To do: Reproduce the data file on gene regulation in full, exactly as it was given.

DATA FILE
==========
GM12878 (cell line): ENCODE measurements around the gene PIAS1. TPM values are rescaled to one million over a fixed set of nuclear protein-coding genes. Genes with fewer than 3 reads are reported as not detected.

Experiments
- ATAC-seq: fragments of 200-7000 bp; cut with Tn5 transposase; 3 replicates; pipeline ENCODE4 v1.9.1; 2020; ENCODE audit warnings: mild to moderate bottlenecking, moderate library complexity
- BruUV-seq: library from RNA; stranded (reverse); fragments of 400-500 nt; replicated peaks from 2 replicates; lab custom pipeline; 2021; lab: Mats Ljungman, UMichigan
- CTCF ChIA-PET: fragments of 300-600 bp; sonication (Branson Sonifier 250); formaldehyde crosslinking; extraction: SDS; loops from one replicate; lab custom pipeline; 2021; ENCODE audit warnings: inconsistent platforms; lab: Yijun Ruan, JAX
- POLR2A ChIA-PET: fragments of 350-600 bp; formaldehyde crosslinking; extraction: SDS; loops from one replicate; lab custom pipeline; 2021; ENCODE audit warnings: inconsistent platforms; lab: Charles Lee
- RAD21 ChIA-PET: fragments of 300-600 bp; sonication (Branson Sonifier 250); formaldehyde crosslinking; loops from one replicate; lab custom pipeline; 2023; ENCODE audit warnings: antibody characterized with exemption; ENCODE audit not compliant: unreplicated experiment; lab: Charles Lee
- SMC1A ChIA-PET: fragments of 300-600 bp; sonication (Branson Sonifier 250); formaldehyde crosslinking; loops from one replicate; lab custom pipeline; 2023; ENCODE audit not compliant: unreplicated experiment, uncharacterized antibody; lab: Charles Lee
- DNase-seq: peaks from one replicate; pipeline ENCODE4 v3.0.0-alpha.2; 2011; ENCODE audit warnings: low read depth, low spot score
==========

GM12878 (cell line): ENCODE measurements around the gene PIAS1. TPM values are rescaled to one million over a fixed set of nuclear protein-coding genes. Genes with fewer than 3 reads are reported as not detected.

Experiments
- ATAC-seq: fragments of 200-7000 bp; cut with Tn5 transposase; 3 replicates; pipeline ENCODE4 v1.9.1; 2020; ENCODE audit warnings: mild to moderate bottlenecking, moderate library complexity
- BruUV-seq: library from RNA; stranded (reverse); fragments of 400-500 nt; replicated peaks from 2 replicates; lab custom pipeline; 2021; lab: Mats Ljungman, UMichigan
- CTCF ChIA-PET: fragments of 300-600 bp; sonication (Branson Sonifier 250); formaldehyde crosslinking; extraction: SDS; loops from one replicate; lab custom pipeline; 2021; ENCODE audit warnings: inconsistent platforms; lab: Yijun Ruan, JAX
- POLR2A ChIA-PET: fragments of 350-600 bp; formaldehyde crosslinking; extraction: SDS; loops from one replicate; lab custom pipeline; 2021; ENCODE audit warnings: inconsistent platforms; lab: Charles Lee
- RAD21 ChIA-PET: fragments of 300-600 bp; sonication (Branson Sonifier 250); formaldehyde crosslinking; loops from one replicate; lab custom pipeline; 2023; ENCODE audit warnings: antibody characterized with exemption; ENCODE audit not compliant: unreplicated experiment; lab: Charles Lee
- SMC1A ChIA-PET: fragments of 300-600 bp; sonication (Branson Sonifier 250); formaldehyde crosslinking; loops from one replicate; lab custom pipeline; 2023; ENCODE audit not compliant: unreplicated experiment, uncharacterized antibody; lab: Charles Lee
- DNase-seq: peaks from one replicate; pipeline ENCODE4 v3.0.0-alpha.2; 2011; ENCODE audit warnings: low read depth, low spot score